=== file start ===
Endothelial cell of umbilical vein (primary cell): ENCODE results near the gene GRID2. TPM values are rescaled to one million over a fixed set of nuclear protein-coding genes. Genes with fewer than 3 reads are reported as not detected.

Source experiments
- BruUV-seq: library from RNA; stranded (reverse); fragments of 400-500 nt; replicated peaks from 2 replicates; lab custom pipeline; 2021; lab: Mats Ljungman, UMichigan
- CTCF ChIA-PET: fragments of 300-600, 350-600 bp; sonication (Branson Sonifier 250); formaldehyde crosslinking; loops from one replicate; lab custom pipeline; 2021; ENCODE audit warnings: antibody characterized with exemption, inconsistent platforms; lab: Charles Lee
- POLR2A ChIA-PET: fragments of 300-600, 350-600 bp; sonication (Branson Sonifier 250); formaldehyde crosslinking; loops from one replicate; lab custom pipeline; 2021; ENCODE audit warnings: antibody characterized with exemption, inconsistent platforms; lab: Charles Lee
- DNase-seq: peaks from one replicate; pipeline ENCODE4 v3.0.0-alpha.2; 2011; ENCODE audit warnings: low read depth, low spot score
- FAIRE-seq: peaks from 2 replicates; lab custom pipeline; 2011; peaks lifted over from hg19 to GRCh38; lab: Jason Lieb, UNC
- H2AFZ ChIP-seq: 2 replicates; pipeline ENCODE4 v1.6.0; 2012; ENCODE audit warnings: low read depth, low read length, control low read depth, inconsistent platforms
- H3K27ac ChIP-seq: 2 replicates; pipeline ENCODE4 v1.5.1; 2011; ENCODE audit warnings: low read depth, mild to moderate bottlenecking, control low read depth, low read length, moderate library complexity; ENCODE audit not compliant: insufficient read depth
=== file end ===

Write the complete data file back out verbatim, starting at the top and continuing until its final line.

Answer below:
Endothelial cell of umbilical vein (primary cell): ENCODE results near the gene GRID2. TPM values are rescaled to one million over a fixed set of nuclear protein-coding genes. Genes with fewer than 3 reads are reported as not detected.

Source experiments
- BruUV-seq: library from RNA; stranded (reverse); fragments of 400-500 nt; replicated peaks from 2 replicates; lab custom pipeline; 2021; lab: Mats Ljungman, UMichigan
- CTCF ChIA-PET: fragments of 300-600, 350-600 bp; sonication (Branson Sonifier 250); formaldehyde crosslinking; loops from one replicate; lab custom pipeline; 2021; ENCODE audit warnings: antibody characterized with exemption, inconsistent platforms; lab: Charles Lee
- POLR2A ChIA-PET: fragments of 300-600, 350-600 bp; sonication (Branson Sonifier 250); formaldehyde crosslinking; loops from one replicate; lab custom pipeline; 2021; ENCODE audit warnings: antibody characterized with exemption, inconsistent platforms; lab: Charles Lee
- DNase-seq: peaks from one replicate; pipeline ENCODE4 v3.0.0-alpha.2; 2011; ENCODE audit warnings: low read depth, low spot score
- FAIRE-seq: peaks from 2 replicates; lab custom pipeline; 2011; peaks lifted over from hg19 to GRCh38; lab: Jason Lieb, UNC
- H2AFZ ChIP-seq: 2 replicates; pipeline ENCODE4 v1.6.0; 2012; ENCODE audit warnings: low read depth, low read length, control low read depth, inconsistent platforms
- H3K27ac ChIP-seq: 2 replicates; pipeline ENCODE4 v1.5.1; 2011; ENCODE audit warnings: low read depth, mild to moderate bottlenecking, control low read depth, low read length, moderate library complexity; ENCODE audit not compliant: insufficient read depth